Ward Room
Covering Chicago's nine political influencers

City Gives Green Light for New Red Light Camera Vendor

View Comments (
)
|
Email
|
Print
City Gives Green Light for New Red Light Camera Vendor

The Chicago Department of Transportation has officially appointed Xerox to take over the enforcement of their red light cameras, officials said Friday.

Photos and Videos

2014 Budget Relies on Speeders & Smokers to Fill Gap

Mayor Emanuel presents his 2014 budget. New fines and fees add up to $100 million. But the biggest warning from the Mayor focused on pension reform.

IG Report Questions Locations of Chicago Red-Light Cameras

Chicago Department of Transportation can't substantiate claims that red light cameras were placed at "intersections with the highest angle crash rates in order to increase safety," report states. Mary Ann Ahern reports.
More Photos and Videos

Chicago has given the green light to a new red light camera vendor.

The Chicago Department of Transportation has officially appointed Xerox to take over the enforcement of their red light cameras, officials said Friday.

Xerox is set to replace the city’s previous vendor, Redflex Traffic Solutions, and officials say the new deal will save taxpayers nearly $50 million in operating costs over the next five years, according to a release from CDOT.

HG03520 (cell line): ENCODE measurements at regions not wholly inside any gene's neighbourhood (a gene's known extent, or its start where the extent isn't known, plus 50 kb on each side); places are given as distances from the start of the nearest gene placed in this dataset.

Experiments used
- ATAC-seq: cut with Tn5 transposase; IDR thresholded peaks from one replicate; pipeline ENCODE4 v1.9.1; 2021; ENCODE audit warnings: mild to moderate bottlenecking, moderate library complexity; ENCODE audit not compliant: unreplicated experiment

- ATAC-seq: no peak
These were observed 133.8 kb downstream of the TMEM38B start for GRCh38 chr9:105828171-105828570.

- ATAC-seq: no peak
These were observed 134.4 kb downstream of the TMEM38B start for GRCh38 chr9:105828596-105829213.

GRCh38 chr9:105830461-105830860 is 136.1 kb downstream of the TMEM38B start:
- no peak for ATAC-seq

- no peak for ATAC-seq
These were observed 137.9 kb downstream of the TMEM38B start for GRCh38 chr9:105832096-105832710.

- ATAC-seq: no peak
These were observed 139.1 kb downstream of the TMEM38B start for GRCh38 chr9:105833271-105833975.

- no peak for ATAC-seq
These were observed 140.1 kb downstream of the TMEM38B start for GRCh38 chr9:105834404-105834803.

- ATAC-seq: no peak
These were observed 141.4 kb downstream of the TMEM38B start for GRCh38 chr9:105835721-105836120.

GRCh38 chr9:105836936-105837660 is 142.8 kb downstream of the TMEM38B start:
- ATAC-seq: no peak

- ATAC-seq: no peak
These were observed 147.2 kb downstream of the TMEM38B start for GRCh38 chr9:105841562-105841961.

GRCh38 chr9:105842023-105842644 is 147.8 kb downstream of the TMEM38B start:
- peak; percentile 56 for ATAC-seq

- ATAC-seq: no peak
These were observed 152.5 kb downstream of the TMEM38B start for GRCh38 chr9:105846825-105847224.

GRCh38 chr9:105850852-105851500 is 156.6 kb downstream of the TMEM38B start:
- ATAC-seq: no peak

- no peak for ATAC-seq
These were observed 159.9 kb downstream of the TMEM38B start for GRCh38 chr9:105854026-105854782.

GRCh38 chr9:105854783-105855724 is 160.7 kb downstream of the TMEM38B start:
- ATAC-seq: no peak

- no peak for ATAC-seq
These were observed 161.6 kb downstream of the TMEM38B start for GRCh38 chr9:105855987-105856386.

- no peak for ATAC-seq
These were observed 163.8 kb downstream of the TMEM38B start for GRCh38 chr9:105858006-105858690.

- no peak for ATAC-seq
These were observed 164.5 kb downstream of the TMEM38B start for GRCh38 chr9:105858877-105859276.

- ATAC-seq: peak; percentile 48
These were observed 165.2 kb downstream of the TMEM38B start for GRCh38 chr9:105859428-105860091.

“Automated red-light enforcement changes drivers’ behavior to reduce the number of crashes and increase the level of safety for everyone,” said CDOT Commissioner Gabe Klein in a statement. “We plan to continue this important program with a new management team that will both improve the technology and efficiency of the program while saving operating expenses.”

The city had been paying Redflex Traffic Solutions up to $4,300 per month per camera, but CDOT said Xerox will charge the city $1,819 for the same services.

Redflex was reportedly wrapped up in a federal bribery investigation following reports about an improper relationship between company executives and the city official who oversaw the $300 million program.

But reports show Xerox may have issues of its own.

According to The Baltimore Sun, Xerox’s cameras issued thousands of bogus tickets before the company was replaced this year by a lower-bidding vendor.

The mayor's office said Xerox was favored in part because of its plan to reuse as much of the city-owned Redflex equipment as possible.

The transition is set to begin immediately, officials said.
 

Leave Comments